Kikkoman Celebrates 20 Successful Years in the Netherlands
Kikkoman has truly enmeshed itself in Dutch culture and makes significant contributions to the local environment, the art world, and to cultural exchange between Europe and Asia
From left to right: Mr. Willem van Gogh (Advisor to the Board at Van Gogh Museum), Mr. Y. Mogi (Honorary CEO & Chairman of the Board, Kikkoman Corporation), Mr. Adriaan Dönszelmann (Managing Director at Van Gogh Museum), Mr. O. Mogi (Director, Executive Corporate Officer, Kikkoman Corporation)
A number of luminaries from both the public and private sectors were in The Hague recently to attend a celebratory dinner organized by the Japanese firm Kikkoman – the world’s leading producer of soy sauce – on the occasion of their 20th anniversary in the Netherlands.
In 1997, Kikkoman opened Foods Europe (KFE), its first European production facility for its naturally-brewed soy sauce at Hoogezand-Sappemeer, in the province of Groningen. Since then, the multi-purpose seasoning has found its way into many European kitchens and dishes. It is often used as a replacement for salt, even appearing in traditional Dutch food items such as Hutspot and Stroopwafels. A widespread increase in popularity of sushi in many European countries has also helped contribute to the company’s success.
Kikkoman has truly enmeshed itself in Dutch culture and makes significant contributions to the local environment, the art world, and to cultural exchange between Europe and Asia. This year, Kikkoman made a significant contribution towards the restoration of two stolen Van Gogh paintings that were subsequently recovered earlier in 2017.
The company reduces its impact on water resources at its Dutch production facility by pumping water from the nearby Zuidlardermeer lake, by wind-turbine. By creating a water-rich environment around the lake featuring an ecosystem of flora, fauna, and micro-organisms, process water can be purified naturally before being returned to the lake.
Kikkoman also supports the ‘WaterSavers’ project run by Princess Laurentien’s Missing Chapter Foundation, as well as the National Green Fund. Kikkoman’s financial contribution to the Green Fund was used to purchase and plant 30,000 new trees in the Hijkerveld nature reserve.
This year, Kikkoman is also supporting the Pieter van Vollenhoven Emergency Aid Trust, a subsidiary of the national Victim Support Fund (‘Fonds Slachtofferhulp’). The fund helps provide support for victims of crime or traffic accidents, many of whom experience financial difficulties as a direct result of their experiences.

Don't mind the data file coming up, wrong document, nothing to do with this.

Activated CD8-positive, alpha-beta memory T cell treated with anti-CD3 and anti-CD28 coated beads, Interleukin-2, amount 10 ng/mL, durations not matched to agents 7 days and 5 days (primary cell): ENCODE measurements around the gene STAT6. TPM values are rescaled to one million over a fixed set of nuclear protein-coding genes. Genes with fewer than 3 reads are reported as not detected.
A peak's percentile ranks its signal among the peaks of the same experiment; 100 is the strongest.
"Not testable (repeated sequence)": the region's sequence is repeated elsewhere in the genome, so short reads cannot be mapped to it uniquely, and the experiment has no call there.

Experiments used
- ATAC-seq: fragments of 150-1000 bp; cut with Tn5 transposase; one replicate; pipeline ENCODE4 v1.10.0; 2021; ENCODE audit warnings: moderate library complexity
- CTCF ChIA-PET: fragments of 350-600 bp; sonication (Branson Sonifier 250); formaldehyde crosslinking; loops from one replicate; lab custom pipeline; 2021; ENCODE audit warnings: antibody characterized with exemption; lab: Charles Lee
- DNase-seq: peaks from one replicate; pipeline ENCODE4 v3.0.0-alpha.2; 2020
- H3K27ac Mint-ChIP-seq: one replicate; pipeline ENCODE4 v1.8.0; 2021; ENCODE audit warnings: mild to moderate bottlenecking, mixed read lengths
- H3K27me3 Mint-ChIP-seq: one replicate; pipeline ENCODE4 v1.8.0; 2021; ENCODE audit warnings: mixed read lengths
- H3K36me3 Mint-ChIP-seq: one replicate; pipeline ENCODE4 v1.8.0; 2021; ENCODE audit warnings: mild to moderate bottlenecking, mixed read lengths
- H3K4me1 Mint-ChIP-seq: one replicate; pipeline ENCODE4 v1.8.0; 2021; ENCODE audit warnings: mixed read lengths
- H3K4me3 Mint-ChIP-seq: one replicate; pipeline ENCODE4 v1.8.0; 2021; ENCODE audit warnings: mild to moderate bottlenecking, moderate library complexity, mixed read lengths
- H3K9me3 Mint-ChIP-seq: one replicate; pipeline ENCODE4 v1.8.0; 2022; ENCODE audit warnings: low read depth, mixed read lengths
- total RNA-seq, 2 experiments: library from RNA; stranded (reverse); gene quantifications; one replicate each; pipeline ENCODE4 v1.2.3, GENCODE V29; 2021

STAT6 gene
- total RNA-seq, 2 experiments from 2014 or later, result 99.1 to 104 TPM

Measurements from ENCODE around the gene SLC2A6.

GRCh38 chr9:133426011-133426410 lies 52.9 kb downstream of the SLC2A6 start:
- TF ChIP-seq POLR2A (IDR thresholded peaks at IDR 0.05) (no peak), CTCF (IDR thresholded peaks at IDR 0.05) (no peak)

Investing in knowledge
On the educational front, Kikkoman has funded the establishment of the ‘Kikkoman Chair’ at Leiden University. The post will focus on the Asian-European intercultural dynamic. Thanks to the contribution, the university will be able to establish a post for a lecturer for one day in the week, as well as to provide for a Ph.D. candidate scholarship.
Kikkoman’s history dates back to the early 17th century, when soy sauce production prospered in the Japanese city of Noda. Here, convenient access to raw ingredients and the proximity of a large consumer market in nearby Edo, now known as Tokyo, enabled the firm to grow. When Japan emerged from isolation in 1868 and opened up to the world, Kikkoman started exporting its soy sauce to Europe. It received honors at Expo Vienna in 1873 and Expo Amsterdam in 1883 and eventually became to be firmly established in the European market.
In 1917, eight family-run soy sauce breweries in and around Noda merged to form Noda Shoyu Co., Ltd., the forerunner of today’s Kikkoman Corporation. In 1957, Kikkoman opened its first US sales branch in San Francisco to market and distribute Kikkoman Soy Sauce. Sixteen years later in 1973, the first production plant was opened in Walworth, Wisconsin.
In 1997, Kikkoman Foods Europe B.V. opened its European production plant in Hoogezand-Sappemeer.
Source: Kikkoman Foods Europe press release16 November 2017